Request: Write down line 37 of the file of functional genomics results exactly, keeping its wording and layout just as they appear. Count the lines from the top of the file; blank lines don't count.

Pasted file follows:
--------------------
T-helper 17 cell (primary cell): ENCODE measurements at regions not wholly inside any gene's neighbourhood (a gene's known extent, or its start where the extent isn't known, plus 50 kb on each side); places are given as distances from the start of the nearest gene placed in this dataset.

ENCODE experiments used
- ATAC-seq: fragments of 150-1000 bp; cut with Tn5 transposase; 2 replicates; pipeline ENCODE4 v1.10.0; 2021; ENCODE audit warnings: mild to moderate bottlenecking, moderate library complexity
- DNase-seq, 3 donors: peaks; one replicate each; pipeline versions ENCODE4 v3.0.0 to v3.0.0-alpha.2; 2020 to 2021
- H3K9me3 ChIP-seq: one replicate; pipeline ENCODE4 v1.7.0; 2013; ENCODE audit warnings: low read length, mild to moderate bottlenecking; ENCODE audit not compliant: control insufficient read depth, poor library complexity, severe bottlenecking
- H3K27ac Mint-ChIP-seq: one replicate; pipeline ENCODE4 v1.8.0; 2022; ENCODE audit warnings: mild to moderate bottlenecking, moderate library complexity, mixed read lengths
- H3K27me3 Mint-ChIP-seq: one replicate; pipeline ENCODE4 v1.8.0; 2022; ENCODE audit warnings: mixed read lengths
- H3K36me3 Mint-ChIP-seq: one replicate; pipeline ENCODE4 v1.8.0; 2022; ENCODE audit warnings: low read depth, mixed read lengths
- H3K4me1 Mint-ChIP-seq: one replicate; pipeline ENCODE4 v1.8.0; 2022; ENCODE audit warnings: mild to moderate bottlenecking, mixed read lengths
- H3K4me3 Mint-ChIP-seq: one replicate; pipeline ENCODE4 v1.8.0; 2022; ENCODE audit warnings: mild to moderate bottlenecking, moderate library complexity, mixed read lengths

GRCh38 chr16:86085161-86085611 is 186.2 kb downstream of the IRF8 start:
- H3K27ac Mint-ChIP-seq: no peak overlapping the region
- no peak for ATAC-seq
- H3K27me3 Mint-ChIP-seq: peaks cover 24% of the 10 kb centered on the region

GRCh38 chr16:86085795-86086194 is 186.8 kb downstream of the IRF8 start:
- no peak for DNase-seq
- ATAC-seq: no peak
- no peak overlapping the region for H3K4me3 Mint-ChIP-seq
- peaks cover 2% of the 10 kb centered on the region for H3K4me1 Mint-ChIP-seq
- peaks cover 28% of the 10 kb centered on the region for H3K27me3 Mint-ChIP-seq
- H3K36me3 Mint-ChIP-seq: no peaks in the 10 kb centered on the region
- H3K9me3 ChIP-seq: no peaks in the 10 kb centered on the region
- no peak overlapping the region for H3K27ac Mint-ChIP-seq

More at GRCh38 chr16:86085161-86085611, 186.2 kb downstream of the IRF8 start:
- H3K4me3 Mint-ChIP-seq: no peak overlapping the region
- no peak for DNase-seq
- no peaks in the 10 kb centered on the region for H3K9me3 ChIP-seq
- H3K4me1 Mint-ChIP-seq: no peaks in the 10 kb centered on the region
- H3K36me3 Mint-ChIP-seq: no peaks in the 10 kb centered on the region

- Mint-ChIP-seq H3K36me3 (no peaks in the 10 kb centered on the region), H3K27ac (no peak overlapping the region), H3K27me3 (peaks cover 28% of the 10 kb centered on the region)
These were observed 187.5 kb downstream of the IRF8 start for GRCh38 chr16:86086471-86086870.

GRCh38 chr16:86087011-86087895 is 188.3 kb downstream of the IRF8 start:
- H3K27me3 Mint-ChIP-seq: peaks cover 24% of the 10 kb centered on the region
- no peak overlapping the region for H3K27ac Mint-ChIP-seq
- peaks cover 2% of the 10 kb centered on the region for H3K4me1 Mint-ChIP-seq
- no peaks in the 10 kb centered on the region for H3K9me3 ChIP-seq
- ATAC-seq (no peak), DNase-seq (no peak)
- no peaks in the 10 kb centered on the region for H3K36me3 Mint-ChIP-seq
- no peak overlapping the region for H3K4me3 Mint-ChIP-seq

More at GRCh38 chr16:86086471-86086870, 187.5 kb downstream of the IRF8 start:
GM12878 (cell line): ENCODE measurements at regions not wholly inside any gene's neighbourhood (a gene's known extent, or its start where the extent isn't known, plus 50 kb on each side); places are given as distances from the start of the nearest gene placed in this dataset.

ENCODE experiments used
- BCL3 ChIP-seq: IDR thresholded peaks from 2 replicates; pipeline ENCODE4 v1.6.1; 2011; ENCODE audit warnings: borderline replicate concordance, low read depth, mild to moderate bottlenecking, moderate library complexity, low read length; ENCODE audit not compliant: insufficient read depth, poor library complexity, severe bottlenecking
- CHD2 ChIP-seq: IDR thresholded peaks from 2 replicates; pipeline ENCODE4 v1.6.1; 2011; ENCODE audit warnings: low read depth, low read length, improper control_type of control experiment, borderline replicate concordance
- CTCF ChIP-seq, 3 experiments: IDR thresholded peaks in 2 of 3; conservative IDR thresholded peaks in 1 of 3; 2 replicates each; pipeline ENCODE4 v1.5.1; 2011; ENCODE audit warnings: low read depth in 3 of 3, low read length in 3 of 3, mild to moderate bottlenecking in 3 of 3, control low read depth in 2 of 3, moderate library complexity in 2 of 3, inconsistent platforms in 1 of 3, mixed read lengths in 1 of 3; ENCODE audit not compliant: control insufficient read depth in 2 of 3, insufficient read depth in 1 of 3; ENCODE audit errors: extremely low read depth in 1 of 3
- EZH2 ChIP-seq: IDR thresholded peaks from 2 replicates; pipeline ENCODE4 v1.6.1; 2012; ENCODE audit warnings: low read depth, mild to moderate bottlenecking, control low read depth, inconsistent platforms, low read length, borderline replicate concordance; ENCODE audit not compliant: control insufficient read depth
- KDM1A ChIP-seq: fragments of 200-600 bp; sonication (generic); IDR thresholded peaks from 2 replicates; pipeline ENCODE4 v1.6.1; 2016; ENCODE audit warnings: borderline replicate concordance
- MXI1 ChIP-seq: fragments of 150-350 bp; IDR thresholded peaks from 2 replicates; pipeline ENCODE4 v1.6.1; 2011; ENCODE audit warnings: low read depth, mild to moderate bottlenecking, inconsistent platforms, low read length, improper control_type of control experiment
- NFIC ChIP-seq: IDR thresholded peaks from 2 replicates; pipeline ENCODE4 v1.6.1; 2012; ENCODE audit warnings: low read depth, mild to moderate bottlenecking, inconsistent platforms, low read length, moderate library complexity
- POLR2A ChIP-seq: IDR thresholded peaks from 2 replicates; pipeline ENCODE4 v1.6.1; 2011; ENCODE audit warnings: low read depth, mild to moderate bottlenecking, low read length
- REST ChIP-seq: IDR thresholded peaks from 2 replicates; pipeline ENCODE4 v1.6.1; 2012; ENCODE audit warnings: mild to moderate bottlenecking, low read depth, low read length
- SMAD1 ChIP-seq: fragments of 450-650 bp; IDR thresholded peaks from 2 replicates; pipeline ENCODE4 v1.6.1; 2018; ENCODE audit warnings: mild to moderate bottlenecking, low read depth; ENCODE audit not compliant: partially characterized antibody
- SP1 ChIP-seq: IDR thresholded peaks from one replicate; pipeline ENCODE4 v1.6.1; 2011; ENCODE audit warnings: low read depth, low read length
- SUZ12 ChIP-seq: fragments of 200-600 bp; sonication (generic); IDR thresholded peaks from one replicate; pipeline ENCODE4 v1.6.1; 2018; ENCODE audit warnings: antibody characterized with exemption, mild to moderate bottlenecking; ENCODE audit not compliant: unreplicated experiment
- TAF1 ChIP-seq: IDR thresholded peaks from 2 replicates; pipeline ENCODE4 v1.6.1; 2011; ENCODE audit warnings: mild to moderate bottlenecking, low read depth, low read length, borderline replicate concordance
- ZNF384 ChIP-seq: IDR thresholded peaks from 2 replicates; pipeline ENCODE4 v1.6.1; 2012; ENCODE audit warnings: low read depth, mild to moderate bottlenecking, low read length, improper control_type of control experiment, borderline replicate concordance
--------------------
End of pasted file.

- ATAC-seq (no peak), DNase-seq (no peak)